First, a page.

and FedEx were swamped this year moving and delivering packages. I attribute the chaos to the uptick in online sales. This year, I did most of my shopping online with only one snafu. The backup only
affected one gift from me, flowers, an order we canceled because UPS admitted to not having the capacity to deliver the flowers as promised.
The delays didn't stop consumers from searching online and buying gifts for themselves and loved ones, even on Christmas Day. In fact, Christmas Day online sales rose 16.5%, compared with the year-ago day, per IBM's Digital Analytics Benchmark report.
Smartphones drove 28.5% of all online traffic compared with tablets at 18.1%. Tablets drove 19.4% of all online sales, more than twice that of smartphones, which accounted for 9.3%. Consumers on tablets also averaged $95.61 per order, compared with smartphone users at $85.11 per order.
Overall, mobile traffic accounted for 48% of all online traffic, up 28.3% compared with the same period last year. Mobile sales hit nearly 29% of all online sales, up 40% compared with 2012.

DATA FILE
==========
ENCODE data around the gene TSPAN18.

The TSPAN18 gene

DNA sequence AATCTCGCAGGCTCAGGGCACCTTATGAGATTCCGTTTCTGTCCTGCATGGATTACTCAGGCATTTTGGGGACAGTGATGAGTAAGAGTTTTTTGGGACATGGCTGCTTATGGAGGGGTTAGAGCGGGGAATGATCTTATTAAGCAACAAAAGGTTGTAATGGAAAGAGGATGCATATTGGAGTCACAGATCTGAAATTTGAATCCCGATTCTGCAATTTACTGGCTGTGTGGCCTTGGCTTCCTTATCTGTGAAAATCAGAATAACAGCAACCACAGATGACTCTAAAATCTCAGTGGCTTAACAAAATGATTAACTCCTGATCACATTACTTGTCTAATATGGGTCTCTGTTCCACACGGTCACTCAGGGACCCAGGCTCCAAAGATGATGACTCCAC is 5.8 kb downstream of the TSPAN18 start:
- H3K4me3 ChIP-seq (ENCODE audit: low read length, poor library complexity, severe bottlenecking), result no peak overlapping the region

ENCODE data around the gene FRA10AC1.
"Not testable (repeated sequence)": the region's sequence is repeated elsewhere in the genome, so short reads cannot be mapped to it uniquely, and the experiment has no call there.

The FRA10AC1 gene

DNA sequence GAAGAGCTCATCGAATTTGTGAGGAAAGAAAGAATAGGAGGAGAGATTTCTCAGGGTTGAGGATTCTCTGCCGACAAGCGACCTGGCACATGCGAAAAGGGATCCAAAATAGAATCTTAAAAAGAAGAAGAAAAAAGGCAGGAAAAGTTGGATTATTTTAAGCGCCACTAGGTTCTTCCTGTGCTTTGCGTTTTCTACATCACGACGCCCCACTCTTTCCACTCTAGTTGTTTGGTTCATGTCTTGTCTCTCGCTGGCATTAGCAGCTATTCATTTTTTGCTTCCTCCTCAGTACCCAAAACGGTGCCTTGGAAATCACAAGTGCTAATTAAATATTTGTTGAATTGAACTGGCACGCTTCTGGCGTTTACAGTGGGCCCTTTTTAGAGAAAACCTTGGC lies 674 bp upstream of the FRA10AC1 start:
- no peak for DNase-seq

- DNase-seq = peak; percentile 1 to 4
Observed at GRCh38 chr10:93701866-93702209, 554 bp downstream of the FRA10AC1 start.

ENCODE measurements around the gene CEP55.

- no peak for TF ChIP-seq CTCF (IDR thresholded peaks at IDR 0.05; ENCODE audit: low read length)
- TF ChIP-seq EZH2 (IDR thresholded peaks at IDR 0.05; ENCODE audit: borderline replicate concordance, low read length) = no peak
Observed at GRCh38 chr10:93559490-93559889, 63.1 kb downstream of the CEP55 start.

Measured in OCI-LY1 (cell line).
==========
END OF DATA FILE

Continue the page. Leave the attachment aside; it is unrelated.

iOS drove more than five times higher sales, compared with Android, 23% vs. 4.6%, respectively. On average, iOS users spent $93.94 per order, nearly twice that of Android users, who spent $48.10 per order. iOS also led as a component of overall traffic with 32.6% vs. 14.8%, respectively, according to the IBM Digital Analytics Benchmark report.How did friends and follows on social sites influence purchase decisions? Shoppers referred to sites from Facebook spent on average about $72.01 per order, compared with $86.83 per order from Pinterest referrals. Referrals from Facebook, however, did a much better job converting sales. In fact consumers who came from Facebook made a purchase nearly four times more than the rate from Pinterest.